IRVINE, Calif. – Online cannabis platform Weedmaps on Wednesday announced they will no longer host pages for illegal cannabis retailers.
“Weedmaps always has and will continue to advocate for a flourishing, legal cannabis market, and taking action to address social equity is integral to making that a reality,” Weedmaps chief operating officer Chris Beals told mgRetailer.
“[Wednesday’s] announcement reinforces that commitment and outlines the program we are implementing to support minority entrepreneurs in the cannabis industry. As it pertains to retail licensing and the new requirements that will be implemented to advertise on our platform, we will have more to share in the weeks ahead,” Beals added.
Some of the initiatives Weedmaps outlined in its announcement include a program to support social equity for minority entrepreneurs, as well as participants affected by the failed War on Drugs, with training, coaching, and assistance in the licensing process. Once licensed, those new vendors would also receive a one-year free listing on the Weedmaps platform.
In addition, the company said that later this year it would require vendors to display their license number on their listing. Moving forward, Weedmaps will also allow online transactions for licensed dispensaries only.
Industry advocates were quoted in several press reports praising the action.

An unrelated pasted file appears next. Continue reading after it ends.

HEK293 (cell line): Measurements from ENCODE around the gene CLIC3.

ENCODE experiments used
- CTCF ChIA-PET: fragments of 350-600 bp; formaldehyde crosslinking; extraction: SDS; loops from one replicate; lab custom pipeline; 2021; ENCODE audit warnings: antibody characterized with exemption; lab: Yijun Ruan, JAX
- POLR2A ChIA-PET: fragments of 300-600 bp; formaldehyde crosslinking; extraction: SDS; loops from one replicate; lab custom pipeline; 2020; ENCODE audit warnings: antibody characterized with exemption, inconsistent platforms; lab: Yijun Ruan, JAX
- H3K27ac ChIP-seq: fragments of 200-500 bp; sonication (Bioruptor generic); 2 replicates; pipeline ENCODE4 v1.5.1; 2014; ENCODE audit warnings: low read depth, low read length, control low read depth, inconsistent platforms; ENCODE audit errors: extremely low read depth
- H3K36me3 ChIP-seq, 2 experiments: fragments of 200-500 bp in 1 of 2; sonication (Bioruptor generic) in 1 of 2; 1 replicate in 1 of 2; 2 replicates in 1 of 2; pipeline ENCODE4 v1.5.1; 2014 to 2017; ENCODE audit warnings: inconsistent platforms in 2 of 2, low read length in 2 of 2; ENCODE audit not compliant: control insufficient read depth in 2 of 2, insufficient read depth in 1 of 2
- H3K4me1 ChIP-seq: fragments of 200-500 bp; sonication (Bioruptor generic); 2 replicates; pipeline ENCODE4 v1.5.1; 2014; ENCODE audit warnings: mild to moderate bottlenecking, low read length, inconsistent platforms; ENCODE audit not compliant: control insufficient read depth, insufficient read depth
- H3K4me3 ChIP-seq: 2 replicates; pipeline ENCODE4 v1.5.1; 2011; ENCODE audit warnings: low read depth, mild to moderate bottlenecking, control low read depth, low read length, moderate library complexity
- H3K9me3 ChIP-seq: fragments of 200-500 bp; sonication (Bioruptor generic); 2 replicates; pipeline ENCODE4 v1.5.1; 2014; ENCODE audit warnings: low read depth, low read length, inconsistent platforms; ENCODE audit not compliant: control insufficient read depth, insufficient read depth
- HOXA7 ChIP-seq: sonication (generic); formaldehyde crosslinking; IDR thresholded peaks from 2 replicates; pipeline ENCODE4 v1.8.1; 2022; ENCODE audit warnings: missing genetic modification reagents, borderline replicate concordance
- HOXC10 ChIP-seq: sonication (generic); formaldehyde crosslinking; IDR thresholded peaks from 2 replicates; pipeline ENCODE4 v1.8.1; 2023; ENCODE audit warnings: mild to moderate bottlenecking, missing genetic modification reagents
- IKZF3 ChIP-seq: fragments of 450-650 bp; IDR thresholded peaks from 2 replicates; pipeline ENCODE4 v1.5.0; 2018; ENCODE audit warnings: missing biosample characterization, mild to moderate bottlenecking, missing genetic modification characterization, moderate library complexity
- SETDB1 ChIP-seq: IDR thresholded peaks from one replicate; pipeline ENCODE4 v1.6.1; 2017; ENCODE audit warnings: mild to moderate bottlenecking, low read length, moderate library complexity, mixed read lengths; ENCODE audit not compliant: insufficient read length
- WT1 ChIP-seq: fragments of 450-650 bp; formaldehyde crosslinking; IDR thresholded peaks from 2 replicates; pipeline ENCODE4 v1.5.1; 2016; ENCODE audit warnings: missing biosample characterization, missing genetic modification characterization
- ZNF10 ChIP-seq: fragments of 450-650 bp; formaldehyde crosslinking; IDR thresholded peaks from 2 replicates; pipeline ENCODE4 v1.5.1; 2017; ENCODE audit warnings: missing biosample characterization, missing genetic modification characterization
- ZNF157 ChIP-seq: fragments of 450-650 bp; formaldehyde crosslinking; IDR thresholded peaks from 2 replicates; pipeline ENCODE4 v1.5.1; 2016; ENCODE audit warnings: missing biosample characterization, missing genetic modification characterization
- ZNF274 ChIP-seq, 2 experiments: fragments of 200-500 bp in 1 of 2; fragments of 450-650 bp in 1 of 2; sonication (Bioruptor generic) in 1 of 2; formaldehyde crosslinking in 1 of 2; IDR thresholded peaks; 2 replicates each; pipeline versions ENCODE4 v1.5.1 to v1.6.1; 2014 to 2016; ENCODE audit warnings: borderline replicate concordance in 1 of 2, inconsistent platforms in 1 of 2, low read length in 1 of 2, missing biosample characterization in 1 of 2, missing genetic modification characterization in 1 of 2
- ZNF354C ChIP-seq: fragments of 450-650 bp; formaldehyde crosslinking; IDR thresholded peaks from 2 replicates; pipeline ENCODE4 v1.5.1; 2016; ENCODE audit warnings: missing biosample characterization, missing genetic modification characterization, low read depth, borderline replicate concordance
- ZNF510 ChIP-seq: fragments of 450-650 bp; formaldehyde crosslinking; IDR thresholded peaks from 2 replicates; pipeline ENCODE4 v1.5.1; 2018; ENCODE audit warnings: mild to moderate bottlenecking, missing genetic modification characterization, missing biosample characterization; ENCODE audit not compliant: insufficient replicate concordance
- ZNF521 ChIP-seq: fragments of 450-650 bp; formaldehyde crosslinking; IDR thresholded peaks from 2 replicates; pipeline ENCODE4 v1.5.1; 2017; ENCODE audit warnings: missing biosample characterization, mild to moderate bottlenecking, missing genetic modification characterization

“That is a huge win,” Ryan Kunkel told Associated Press. Kunkel is chief operating officer for Seattle-based Have a Heart dispensary chain, which also has locations in California and Oregon.
“Our biggest competitor in every jurisdiction in California is black-market Weedmaps. It’s not the tax rates, it’s not the regulations—it’s Weedmaps’ efforts to prop up unlicensed operators,” Kunkel described.
Weedmaps had been under pressure from licensed retailers and state regulators to remove unlicensed cannabis vendors from their listings. Some media reports have estimated that the black market in California could be three times the size of the legal market and continues to thrive, despite legalization.
A recent audit of California’s Bureau of Cannabis Control (CBCC) also revealed that so far in 2019 the agency has investigated nineteen illegal cannabis businesses. That is triple the amount of investigations that took place in 2018, the first year of statewide recreational legalization, but is still inadequate to deal with statewide violations.
The CBCC cited a rapid schedule for the bureau to get up to speed, while also developing regulatory policy and infrastructure. A lack of resources also may be to blame; the audit said less than half of the positions approved for the bureau have been filled, with only one field office in the state for the country’s largest cannabis market.
In an unrelated story: The Federal Bureau of Investigations (FBI) recently said the agency is seeking tips and leads on illegal cannabis businesses. The topic was discussed on the FBI This Week podcast.